Pardon the pun, but I’ve been meaning to use that Shamen reference ever since MDM became A Thing.
It is not for a lack of Mobile Device Management solutions that I wanted to figure out the process of setting up my own MDM server of course. Quite the opposite as there are many vendors out there offering MDM solutions with varying levels of customer satisfaction. It’s fair to say that often MDM solutions tend to nudge over to the far ends of the spectrum capped by “Overly complicated” on one end and “Checkbox feature” on the other. Barring a few free ones most are also pricey, further lowering one’s sense of getting bang for one’s buck. Another issue can be integration with existing systems, which often leads to companies deciding to buy into complete solutions from one vendor. Not a perfect situation by any stretch of the imagination for those of us who have perfectly functional management tools just looking to enhancement their toolset with the benefits of Apple’s OS X MDM integration. There have been previous flurries of interest and activity in the Mac Admin community around creating a true OSS MDM solution. These attempts mostly fizzled due to uncertainty about the exact process of creating an MDM service and lack of sources of information. After some asking around it was determined that Apple keeps certain key bits of information behind the iOS Enterprise Developer paywall, such as the Mobile Device Management Protocol Reference document. Even more importantly the ability to sign the required MDM CSR for such a service is also only available to organizations subscribing to the same $300/year program.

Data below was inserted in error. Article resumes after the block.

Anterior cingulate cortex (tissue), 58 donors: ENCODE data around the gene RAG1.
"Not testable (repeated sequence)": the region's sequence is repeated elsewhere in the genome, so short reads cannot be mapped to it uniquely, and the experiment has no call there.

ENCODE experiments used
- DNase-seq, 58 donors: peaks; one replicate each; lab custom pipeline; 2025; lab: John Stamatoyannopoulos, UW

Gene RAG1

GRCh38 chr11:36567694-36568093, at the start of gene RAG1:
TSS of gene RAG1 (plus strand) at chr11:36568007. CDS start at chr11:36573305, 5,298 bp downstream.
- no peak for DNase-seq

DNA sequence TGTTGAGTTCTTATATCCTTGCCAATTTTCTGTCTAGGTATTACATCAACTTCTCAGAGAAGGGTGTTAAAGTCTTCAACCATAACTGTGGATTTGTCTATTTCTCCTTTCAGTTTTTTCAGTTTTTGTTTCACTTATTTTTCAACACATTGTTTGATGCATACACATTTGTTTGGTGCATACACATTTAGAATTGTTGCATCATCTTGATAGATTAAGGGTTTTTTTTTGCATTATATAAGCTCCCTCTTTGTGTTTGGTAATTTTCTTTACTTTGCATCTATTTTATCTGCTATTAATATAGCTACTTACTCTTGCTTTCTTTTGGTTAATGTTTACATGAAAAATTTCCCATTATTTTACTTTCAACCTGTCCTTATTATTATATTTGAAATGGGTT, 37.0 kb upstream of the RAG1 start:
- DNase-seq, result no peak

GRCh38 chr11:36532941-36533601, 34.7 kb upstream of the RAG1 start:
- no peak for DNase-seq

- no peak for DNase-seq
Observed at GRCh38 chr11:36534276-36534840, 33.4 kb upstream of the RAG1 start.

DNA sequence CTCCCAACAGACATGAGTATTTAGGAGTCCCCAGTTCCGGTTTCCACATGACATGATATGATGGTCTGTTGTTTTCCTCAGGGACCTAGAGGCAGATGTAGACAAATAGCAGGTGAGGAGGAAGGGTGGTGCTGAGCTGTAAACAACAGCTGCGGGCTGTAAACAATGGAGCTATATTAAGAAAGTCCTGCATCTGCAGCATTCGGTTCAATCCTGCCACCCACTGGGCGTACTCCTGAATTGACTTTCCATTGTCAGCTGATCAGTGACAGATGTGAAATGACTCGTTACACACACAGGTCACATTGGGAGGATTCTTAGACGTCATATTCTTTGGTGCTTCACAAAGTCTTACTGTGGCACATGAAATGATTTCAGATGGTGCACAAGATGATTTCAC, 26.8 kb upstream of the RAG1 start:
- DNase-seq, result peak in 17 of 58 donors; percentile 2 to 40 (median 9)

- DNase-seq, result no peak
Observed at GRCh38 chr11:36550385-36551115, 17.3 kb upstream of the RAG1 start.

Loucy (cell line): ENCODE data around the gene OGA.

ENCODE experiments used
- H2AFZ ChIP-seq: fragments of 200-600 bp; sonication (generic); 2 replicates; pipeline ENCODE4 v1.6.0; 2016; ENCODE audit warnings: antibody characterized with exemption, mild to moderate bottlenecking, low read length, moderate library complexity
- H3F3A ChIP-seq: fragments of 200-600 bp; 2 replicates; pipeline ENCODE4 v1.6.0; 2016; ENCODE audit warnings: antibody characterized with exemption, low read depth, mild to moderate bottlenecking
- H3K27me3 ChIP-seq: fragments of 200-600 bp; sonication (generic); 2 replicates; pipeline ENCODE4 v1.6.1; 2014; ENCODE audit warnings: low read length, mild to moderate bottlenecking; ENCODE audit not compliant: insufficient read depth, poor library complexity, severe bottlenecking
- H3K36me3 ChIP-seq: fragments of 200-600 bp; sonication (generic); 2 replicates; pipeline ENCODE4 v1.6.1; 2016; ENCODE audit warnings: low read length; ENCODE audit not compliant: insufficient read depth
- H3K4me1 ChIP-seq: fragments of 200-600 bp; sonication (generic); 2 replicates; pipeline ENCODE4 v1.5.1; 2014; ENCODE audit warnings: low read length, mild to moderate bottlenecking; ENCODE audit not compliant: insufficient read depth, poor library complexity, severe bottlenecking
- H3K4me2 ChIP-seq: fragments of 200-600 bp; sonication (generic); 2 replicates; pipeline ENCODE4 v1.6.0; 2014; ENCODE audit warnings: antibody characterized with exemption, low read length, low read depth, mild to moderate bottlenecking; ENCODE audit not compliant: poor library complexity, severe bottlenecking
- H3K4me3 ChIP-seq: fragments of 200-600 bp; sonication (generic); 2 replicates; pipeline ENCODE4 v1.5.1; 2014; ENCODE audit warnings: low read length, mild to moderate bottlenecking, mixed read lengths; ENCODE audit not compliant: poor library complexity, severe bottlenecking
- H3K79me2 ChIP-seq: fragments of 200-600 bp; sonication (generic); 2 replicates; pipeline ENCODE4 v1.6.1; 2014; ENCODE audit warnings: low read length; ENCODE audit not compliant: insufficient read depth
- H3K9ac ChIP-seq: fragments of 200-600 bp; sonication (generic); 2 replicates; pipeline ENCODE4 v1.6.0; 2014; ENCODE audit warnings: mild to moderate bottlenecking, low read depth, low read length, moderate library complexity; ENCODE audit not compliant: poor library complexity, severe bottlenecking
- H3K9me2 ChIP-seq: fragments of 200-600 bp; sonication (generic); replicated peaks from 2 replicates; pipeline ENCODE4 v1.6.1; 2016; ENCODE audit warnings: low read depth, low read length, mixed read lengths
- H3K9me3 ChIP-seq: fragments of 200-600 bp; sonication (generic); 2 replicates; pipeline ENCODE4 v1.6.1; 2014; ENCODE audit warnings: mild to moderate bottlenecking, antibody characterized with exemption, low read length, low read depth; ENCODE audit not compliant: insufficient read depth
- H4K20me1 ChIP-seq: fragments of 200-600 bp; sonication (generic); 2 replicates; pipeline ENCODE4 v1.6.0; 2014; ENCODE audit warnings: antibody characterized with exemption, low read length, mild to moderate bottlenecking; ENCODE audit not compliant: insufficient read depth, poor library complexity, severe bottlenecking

One particularly interesting project has been part of the MITRE Corporation’s Project iMAS, or iOS Mobile Application Security. Based on a 2011 presentation at the Black Hat conference by the Intrepidus Group named “Inside Apple MDM” and the sample code it contained, the Project iMAS folks have quietly worked out a very useable set of Python code that offers a reference MDM server ready to be built upon. This leaves the small matter of actually being able to use the code with Apple’s blessing. The folks at Project iMAS helpfully provide detailed Setup steps for preparing the needed certificates but like other sources its information on how to actually get Apple’s cooperation is pithy and not up to date with how Apple’s iOS Developer portal works in 2015. With that said, these are the steps I followed to successfully stand up a basic MDM server that works with APNS and Apple’s MDM support:
- Enroll in Apple’s iOS Enterprise Developer program or have yourself added to an existing subscription
- Contact Apple Developer support and ask for the “MDM CSR” option to be enabled in the Certificates section
- The Apple representative may tell you that in order to enable the option they have to get the approval of an iOS Enterprise account Agent or Admin. It’s a good idea to find out who this is (if not you) and give them a heads up about what you’re asking Apple for and that you’d like them to approve the request.
- Once the account Agent or Admin has approved the request a new option will be available in the “Certificates, Identifiers & Profiles” section of the Account page. As far as I have been able to determine this option is only available to an Admin user so if you are not an Admin for the account you’ll need the cooperation of someone who is in order to perform the CSR-signing step.